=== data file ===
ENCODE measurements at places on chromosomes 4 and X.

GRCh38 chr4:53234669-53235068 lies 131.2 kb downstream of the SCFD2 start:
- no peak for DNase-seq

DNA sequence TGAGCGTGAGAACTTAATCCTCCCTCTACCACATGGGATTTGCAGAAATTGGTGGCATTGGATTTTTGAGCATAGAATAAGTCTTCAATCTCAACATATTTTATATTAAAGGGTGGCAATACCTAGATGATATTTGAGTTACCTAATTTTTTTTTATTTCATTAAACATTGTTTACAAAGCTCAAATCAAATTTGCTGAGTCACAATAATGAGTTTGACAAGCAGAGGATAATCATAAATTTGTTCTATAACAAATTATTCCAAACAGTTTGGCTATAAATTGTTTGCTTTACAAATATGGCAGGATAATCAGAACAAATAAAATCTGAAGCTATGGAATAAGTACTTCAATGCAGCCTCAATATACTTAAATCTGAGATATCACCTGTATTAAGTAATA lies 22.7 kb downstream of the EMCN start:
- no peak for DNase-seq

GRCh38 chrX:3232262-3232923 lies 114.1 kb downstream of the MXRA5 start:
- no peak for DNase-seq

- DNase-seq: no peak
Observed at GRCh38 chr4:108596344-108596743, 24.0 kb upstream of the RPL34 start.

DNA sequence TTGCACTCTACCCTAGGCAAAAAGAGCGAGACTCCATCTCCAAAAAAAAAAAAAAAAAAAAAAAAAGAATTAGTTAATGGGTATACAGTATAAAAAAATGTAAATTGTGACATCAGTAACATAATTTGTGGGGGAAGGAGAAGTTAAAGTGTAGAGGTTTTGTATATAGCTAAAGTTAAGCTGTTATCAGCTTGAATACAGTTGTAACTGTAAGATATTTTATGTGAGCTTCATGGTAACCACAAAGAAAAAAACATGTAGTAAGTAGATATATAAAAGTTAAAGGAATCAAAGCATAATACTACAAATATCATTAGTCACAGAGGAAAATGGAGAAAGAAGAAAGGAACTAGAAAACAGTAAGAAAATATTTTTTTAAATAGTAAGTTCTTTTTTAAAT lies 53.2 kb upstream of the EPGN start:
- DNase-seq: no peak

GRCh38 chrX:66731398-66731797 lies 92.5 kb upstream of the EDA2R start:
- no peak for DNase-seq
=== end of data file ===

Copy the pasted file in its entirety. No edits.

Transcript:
ENCODE measurements at places on chromosomes 4 and X.

GRCh38 chr4:53234669-53235068 lies 131.2 kb downstream of the SCFD2 start:
- no peak for DNase-seq

DNA sequence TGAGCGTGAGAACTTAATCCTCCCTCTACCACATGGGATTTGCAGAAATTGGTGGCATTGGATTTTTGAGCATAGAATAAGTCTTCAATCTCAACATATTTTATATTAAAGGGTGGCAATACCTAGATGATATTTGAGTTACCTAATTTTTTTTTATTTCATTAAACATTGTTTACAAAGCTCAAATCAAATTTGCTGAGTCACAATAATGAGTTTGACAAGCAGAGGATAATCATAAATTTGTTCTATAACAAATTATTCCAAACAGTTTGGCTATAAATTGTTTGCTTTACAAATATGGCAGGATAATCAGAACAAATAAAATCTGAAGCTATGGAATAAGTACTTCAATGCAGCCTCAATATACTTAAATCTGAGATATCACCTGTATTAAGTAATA lies 22.7 kb downstream of the EMCN start:
- no peak for DNase-seq

GRCh38 chrX:3232262-3232923 lies 114.1 kb downstream of the MXRA5 start:
- no peak for DNase-seq

- DNase-seq: no peak
Observed at GRCh38 chr4:108596344-108596743, 24.0 kb upstream of the RPL34 start.

DNA sequence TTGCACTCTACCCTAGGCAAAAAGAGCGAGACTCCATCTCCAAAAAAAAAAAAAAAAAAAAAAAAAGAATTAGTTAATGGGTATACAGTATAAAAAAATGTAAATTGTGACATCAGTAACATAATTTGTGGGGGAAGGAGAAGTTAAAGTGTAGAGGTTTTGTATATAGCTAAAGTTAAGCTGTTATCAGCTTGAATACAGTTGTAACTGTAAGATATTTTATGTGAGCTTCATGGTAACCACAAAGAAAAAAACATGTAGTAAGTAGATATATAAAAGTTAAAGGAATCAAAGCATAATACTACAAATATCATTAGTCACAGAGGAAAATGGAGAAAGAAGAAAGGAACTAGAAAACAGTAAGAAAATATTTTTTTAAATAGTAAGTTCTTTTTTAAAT lies 53.2 kb upstream of the EPGN start:
- DNase-seq: no peak

GRCh38 chrX:66731398-66731797 lies 92.5 kb upstream of the EDA2R start:
- no peak for DNase-seq